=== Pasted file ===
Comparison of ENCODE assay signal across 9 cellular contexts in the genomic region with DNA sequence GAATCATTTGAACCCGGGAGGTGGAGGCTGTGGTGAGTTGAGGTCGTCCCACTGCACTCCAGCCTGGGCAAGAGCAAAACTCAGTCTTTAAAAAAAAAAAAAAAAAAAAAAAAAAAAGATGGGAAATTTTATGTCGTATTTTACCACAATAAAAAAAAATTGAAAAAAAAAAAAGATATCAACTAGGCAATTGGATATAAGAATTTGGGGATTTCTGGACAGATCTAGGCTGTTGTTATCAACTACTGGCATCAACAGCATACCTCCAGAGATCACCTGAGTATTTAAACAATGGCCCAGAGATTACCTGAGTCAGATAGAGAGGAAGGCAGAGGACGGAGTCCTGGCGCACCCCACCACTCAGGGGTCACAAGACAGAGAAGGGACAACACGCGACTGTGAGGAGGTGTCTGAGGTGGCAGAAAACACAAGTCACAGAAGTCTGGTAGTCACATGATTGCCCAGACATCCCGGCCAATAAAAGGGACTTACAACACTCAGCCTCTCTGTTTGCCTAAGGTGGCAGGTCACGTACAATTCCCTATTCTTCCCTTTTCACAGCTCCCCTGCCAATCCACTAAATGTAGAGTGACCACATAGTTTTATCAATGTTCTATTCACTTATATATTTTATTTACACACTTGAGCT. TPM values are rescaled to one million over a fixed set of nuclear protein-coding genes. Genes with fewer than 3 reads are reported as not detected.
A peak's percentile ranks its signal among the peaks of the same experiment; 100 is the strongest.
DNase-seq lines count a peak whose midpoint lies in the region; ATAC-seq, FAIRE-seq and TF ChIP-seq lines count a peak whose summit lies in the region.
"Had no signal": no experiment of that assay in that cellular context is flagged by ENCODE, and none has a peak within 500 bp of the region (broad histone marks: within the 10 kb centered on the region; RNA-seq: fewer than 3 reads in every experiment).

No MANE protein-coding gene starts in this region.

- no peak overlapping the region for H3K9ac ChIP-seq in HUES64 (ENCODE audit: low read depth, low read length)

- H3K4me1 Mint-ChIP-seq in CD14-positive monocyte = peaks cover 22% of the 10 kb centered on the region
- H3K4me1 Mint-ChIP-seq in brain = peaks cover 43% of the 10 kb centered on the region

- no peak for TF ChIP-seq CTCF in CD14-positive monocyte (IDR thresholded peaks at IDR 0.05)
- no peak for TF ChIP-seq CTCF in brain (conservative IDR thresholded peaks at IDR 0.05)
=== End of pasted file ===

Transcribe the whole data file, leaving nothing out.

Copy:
Comparison of ENCODE assay signal across 9 cellular contexts in the genomic region with DNA sequence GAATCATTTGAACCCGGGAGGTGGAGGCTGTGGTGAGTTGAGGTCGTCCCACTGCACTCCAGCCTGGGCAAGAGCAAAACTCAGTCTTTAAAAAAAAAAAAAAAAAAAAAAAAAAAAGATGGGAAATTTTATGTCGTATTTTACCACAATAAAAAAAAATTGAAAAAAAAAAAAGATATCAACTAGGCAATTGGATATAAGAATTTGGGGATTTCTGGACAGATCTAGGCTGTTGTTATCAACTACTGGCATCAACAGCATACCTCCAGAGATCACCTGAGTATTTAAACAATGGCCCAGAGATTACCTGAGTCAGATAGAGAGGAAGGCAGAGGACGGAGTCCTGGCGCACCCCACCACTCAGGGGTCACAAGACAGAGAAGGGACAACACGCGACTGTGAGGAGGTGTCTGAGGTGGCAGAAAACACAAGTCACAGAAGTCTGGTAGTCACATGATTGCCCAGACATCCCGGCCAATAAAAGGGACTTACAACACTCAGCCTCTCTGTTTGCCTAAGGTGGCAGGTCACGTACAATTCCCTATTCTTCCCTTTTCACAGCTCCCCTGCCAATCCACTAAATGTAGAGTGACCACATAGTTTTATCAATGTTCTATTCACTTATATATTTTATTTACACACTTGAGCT. TPM values are rescaled to one million over a fixed set of nuclear protein-coding genes. Genes with fewer than 3 reads are reported as not detected.
A peak's percentile ranks its signal among the peaks of the same experiment; 100 is the strongest.
DNase-seq lines count a peak whose midpoint lies in the region; ATAC-seq, FAIRE-seq and TF ChIP-seq lines count a peak whose summit lies in the region.
"Had no signal": no experiment of that assay in that cellular context is flagged by ENCODE, and none has a peak within 500 bp of the region (broad histone marks: within the 10 kb centered on the region; RNA-seq: fewer than 3 reads in every experiment).

No MANE protein-coding gene starts in this region.

- no peak overlapping the region for H3K9ac ChIP-seq in HUES64 (ENCODE audit: low read depth, low read length)

- H3K4me1 Mint-ChIP-seq in CD14-positive monocyte = peaks cover 22% of the 10 kb centered on the region
- H3K4me1 Mint-ChIP-seq in brain = peaks cover 43% of the 10 kb centered on the region

- no peak for TF ChIP-seq CTCF in CD14-positive monocyte (IDR thresholded peaks at IDR 0.05)
- no peak for TF ChIP-seq CTCF in brain (conservative IDR thresholded peaks at IDR 0.05)